This page represents only sites on the south side of the river.
Thames Tributary Beverley
The Beverley has been flowing north but now turns abruptly east towards the Thames at Barn Elms.
Upmarket riverside residential area. 19th housing in pleasant leafy areas with a lot of open space. There is an open riverside with pubs, housing and facilities. Some industrial sites persisted into the 1980s but these are now all apparently converted into something nice
This post shows sites south of the river only. North of the river is Chiswick Dukes Meadow more sport
Post to the south Barnes Common
Post to the east Barnes
Post to the north Lonsdale Road and Old Chiswick
Post to the west Riverside Mortlake and Chiswick Dukes Meadow sports
St. Ann’s Road
Built in 1903 on the grounds of St.Ann’s House – mansion built for Jamaica merchant c.1765.
In the past the land of which Barnes consists was owned by St.Paul's Cathedral – hence the presence of St.Paul’s School. St Paul's also controlled the local church and chose the rector. The village grew up around its green. Barnes was very cut off and it was not until the 19th that there was any access apart from via the river or from across the common. There was one road only – that from Mortlake along the terrace.
What is now known as Barnes Green is the remains of the old village common. It is first noted as ‘Berne grene’ in 1443. Its appearance is of a traditional village green with a duck pond in the middle and a central area where swans have nested. This pond, originally called ‘The Great Pond;’ however is the only one of four to survive and which used to be fed by the Beverley Brook but now it depends on rainwater and is also topped up with water from the mains.
The site of the great west end of the medieval manor, when Thorne Passage and Beverley Path formed a short cut across the fields by-passing Barnes . In the middle ages this was called Geseland – soggy meadows where geese were kept.
Westfields House. 19th house which was the hone of local brewer Benjamin Thorne. A brick wall of Mr Thorne's residence Coach House remained in the 10th the house became Lily’s Laundry
1 remaining part of Mansion House
7 Sun Inn, overlooking the pond. Probably pre-18th. Behind it is a private crown bowls green.
15 Barclays Bank. An early part of a development in the area which did not proceed any further, towering Edwardian frontage.
Barnes Green Day Centre. Victorian girls’ school closed in the 1920s. This had originally been in two cottages let to the parish as a school for twenty children in 1775. It was rebuilt in 1854 but was still very overcrowded and in 1870 the boys were moved to a different school.
43-45 Convent of the Sacred Heart - 18th and also Victorian Gothic.
10 Early 19th brick house, listed Grade 2
Named for Cleveland House which was on the Green. The road was built up in the late 19th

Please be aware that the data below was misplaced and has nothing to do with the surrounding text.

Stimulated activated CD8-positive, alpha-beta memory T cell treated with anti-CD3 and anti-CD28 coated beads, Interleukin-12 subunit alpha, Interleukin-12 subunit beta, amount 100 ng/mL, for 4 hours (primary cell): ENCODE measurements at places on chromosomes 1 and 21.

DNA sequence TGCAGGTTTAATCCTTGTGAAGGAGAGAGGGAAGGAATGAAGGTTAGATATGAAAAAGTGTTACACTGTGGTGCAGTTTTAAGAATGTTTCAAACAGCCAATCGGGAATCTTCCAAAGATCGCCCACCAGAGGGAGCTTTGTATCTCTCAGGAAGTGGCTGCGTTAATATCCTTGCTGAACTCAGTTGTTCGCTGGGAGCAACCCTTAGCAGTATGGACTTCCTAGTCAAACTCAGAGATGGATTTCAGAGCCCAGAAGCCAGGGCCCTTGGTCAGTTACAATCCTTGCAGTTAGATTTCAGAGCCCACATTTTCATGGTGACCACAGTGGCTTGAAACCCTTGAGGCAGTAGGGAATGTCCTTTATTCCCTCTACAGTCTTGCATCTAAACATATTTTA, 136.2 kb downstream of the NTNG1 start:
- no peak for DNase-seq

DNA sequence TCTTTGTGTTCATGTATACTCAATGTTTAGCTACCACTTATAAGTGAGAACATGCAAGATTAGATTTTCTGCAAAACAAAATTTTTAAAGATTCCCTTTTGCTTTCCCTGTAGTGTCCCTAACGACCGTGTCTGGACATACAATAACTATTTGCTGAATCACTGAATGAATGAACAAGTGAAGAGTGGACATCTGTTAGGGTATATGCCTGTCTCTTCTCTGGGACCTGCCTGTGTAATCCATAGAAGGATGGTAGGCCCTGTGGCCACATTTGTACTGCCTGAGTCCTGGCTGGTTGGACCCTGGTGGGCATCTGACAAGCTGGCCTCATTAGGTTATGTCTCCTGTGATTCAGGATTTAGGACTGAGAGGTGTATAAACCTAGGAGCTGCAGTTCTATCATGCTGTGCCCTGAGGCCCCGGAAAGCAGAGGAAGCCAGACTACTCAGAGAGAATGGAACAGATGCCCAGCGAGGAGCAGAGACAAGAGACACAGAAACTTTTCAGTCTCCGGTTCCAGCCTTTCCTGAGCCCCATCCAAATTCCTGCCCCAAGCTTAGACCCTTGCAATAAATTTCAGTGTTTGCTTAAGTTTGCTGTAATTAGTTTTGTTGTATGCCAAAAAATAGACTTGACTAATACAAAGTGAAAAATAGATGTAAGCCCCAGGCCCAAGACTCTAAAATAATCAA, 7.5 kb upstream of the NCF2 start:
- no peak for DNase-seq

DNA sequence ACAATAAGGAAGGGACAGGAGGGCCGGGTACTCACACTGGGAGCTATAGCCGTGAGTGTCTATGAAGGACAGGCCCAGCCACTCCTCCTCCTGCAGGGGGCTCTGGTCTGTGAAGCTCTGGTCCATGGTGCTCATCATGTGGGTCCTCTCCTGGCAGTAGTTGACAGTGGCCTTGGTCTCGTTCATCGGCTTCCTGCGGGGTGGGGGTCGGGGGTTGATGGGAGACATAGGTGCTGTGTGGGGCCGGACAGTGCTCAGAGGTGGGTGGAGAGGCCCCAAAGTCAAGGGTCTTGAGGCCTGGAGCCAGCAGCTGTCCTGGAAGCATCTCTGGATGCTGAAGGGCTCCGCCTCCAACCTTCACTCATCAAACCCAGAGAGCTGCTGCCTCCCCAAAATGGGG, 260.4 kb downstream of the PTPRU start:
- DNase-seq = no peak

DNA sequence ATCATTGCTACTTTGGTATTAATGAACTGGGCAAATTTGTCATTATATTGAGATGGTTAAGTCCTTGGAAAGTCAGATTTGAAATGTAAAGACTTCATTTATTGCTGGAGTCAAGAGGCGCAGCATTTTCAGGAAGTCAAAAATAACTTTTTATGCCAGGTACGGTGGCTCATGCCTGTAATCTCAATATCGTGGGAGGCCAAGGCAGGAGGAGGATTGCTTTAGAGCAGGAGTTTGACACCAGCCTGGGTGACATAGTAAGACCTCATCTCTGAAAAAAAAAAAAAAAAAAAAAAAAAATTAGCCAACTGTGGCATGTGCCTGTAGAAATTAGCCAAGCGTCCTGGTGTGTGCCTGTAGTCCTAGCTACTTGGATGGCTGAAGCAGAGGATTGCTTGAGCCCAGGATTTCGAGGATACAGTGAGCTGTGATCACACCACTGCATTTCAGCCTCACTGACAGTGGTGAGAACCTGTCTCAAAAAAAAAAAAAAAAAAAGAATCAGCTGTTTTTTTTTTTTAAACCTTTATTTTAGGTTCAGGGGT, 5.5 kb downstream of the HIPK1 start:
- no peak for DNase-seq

Library opened in the 1940s in an old wartime decontamination centre, closed 1951.
Named for the site of the Lowther family, Lord Lonsdale, estates
Elm Bank Gardens
Named for Elm Bank Mansion
St.Michael and All Angels. Anglo Catholic church Built 1891/3 by Charles Innes in red brick. Listed Grade II.
On the site of what was Essex House.
Flats on the site of the Richmond Union Workhouse built in 1836 which took people from the entire surrounding district. Eventually it became a house and then a hotel.
Estate agents reflect the popularity of the area .It was originally called Barnes Street and was the route from the Green to the river connecting the Putney ferry, the manor house at Mortlake and the palace at Richmond. Eventually it became part of the Lower Richmond Road
27 Coach and Horses. Former coaching inn, leased by Young's since 1831. Small and big garden -with a boules pitch.
70 Rose House is Old Rose pub first in the records in 1632, part of which survives.
Marconi International Marine Communications Co., with large radio mast in the 1920s.
Built in the 1920s as the first council housing in Barnes, and a slum clearance scheme.
373 Bulls Head pub. Opposite the site of she old village wharf. It was originally the Rayne Deer and then later the Kings Head. Dates from 1684 but Rebuilt in 1745 at the Bulls Head., big jazz venue.
Waterman’s Arms. This pub was built in 1850 and converted to restaurant use in the 1980s.
Name of the family of Lord Lonsdale
Previously known as Back Lane. The name records a malthouse which stood here fronting onto
Bronze Age spear head found upstream of the railway bridge
Barnes Railway Bridge. Built by the London & South West Railway for their Richmond and Hounslow Loop. Designed by Locke & Errington and the contractor was Thomas Brassey. It was opened in August 1849 with three spans made of cast iron, a timber deck and Brick piers faced in Bramley stone. It is used as a grandstand for the boat race and no trains run then. It was rebuilt in 1895 by Edward Andrews with wrought iron bowstring trusses above the cast iron arches and a public footpath on the down side. It is a local landmark and Listed Grade II. Some of the original railway bridge survives upstream of the present bridge.